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Conservatives may cut 100 jobs at Southampton City Council
COUNCIL bosses in Southampton are considering axing 100 jobs as part of a drive to fill a £12m budget blackhole.
Conservative council chiefs in the city are drawing up plans for the council's largest ever cuts The Tories say next year’s savings plan is needed to cope with the rising cost and demand for services in the recession.
But they insist important frontline services will be safe, despite the possibility of 100 jobs being cut.
Under the plans residents will be charged an extra £30 in council tax for an average Band D home – the authority’s lowest council tax rise at 2.5 per cent.
The gaping hole comes after the Conservatives approved a mid-year mini budget in July, axing 31 jobs and giving them £1.5m of savings from day one next year, including a controversial move to create a multi-skilled army of 55 civic enforcers dubbed “stormtroopers” by one councillor.
It also comes just ten months after council bosses axed a further 128 jobs and put the average Band D council tax up £39 to £1,213, a 3.3 per cent rise, in an £11m cuts package.
Despite the cuts council chiefs are also spending £85,000 a year on a powerful spin doctor to brush up the council’s image and sell the raft of cuts and “efficiencies” to affected groups.
Finance chiefs are planning a £185m budget, excluding schools, but they say falling income and the difference between the rising cost of services for which they will get a central government grant will leave them nearly £6m short, without raising council tax.
They complain income from parking has collapsed, and are now cutting parking charges by up to 50 per cent to lure back motorists, while the cost of supporting benefit applications has also shot up as thousands lose their jobs.
Extra costs include higher demand for foster carers, more social workers and children in care and more expensive learning disability packages.
Tories are spending an extra £800,000 on road maintenance, having to pay off borrowing to replace two-thirds of the city’s street lights and the project costs of rebuilding five secondary schools. They will also be continuing to give pensioner householders a ten per cent council tax discount at a cost of over £1m.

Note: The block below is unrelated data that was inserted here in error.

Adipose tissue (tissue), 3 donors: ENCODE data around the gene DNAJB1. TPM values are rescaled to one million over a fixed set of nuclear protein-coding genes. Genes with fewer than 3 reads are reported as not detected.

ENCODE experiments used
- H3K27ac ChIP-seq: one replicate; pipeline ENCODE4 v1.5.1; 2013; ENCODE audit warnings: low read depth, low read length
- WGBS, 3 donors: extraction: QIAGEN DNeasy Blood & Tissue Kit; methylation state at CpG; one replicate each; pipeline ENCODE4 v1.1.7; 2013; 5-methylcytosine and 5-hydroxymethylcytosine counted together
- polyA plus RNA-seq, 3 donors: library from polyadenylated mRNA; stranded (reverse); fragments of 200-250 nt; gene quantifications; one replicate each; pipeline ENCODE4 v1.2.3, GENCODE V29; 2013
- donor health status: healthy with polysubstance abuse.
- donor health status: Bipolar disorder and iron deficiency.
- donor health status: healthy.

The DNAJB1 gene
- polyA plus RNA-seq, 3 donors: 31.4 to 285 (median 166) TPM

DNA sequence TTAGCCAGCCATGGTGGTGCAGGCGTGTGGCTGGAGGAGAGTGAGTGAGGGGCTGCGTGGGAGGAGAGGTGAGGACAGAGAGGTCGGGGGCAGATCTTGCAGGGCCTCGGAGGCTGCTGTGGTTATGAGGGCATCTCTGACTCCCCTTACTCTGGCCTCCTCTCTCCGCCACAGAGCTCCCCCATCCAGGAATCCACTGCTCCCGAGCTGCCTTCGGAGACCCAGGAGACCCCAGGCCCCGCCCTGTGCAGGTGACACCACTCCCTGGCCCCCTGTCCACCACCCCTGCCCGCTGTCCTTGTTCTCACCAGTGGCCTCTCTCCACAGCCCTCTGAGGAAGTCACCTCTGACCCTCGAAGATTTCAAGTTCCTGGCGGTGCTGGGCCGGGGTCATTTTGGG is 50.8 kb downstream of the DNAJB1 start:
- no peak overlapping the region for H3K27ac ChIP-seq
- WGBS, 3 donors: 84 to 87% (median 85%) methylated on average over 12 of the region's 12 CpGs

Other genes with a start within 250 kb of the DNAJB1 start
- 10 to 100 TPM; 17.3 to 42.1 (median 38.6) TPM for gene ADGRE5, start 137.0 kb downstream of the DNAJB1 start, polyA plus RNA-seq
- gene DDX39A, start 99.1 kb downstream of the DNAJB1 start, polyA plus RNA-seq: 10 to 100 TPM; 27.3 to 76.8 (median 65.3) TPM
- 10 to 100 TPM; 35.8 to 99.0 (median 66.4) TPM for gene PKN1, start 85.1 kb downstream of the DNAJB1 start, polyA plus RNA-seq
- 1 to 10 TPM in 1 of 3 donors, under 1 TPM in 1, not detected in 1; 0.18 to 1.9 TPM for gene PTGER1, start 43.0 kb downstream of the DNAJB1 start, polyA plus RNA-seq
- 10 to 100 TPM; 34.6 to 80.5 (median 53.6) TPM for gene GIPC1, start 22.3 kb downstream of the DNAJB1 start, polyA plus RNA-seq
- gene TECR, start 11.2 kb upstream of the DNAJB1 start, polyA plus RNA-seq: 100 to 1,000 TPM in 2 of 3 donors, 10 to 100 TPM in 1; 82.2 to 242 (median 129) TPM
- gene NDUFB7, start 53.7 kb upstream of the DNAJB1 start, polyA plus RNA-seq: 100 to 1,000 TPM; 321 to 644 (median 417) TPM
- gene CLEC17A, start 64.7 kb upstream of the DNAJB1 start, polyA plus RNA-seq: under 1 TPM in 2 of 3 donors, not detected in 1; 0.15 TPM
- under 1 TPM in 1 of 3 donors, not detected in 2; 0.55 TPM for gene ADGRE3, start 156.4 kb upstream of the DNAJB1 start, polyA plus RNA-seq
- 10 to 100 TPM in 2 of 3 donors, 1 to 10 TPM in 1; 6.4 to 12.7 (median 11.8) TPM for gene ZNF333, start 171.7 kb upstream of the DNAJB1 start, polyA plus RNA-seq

It will all result in a budget black hole of £12.1m.
Tories have warned “a light will be shone in all corners of the council to see where efficiencies can be made”.
But opposition Labour finance spokesman councillor Peter Marsh-Jenks said before all the figures were in, before Christmas at best, it was all “educated guesswork” and the sums did not justify “another Moulton meltdown”.
Finance boss Jeremy Moulton denied scare-mongering and said the figures were likely to get worse.
He claimed to have found £6m of “efficiencies” which won’t impact frontline services. They include paying private residential homes and care firms less, cutting back office staff and costs, and cutting highways insurance premiums. However, the full details are being kept secret.
A further £3m will be found by raiding reserves, giving staff a one per cent rather than two per cent rise, and clawing back more debt from council tax dodgers.
Summons notices will go up by £10 to £70.
It leaves £3m more to fund through sharp cuts.
Some cash will be saved by sending out council magazines fewer times each year, councillors’ allowances will be frozen, and the number of council meetings will be reduced from seven to four to cut the cost of “bureaucracy”.
However Councillor Moulton ruled out ending weekly bin collections, closing swimming pools, or charging for first residents’ parking permits.
He said: "We are working hard to keep deliver more for less, to make the city council more efficient and keep council tax as low as possible.
"At the same time time we are focused on protecting front line services and ensuring that we do all we can to look after the most vulnerable."
Tories are keeping the council tax rise below 2.5 per cent in line with a pledge that a Conservative government would give councils that did so extra cash from Whitehall to pay for a two-year freeze on bills.
Southampton’s Tory Cabinet will next Monday launch a consultation on the cuts which will be published in January.